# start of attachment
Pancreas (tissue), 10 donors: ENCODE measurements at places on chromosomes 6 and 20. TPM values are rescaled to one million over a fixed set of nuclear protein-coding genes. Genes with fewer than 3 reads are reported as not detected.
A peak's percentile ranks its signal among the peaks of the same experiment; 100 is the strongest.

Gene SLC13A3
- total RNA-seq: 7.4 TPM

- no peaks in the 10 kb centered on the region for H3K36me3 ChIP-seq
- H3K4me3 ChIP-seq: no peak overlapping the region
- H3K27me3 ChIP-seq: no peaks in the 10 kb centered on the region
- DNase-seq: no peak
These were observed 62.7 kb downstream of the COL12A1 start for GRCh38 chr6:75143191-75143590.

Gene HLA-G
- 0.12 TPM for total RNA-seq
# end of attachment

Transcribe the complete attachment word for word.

Pancreas (tissue), 10 donors: ENCODE measurements at places on chromosomes 6 and 20. TPM values are rescaled to one million over a fixed set of nuclear protein-coding genes. Genes with fewer than 3 reads are reported as not detected.
A peak's percentile ranks its signal among the peaks of the same experiment; 100 is the strongest.

Gene SLC13A3
- total RNA-seq: 7.4 TPM

- no peaks in the 10 kb centered on the region for H3K36me3 ChIP-seq
- H3K4me3 ChIP-seq: no peak overlapping the region
- H3K27me3 ChIP-seq: no peaks in the 10 kb centered on the region
- DNase-seq: no peak
These were observed 62.7 kb downstream of the COL12A1 start for GRCh38 chr6:75143191-75143590.

Gene HLA-G
- 0.12 TPM for total RNA-seq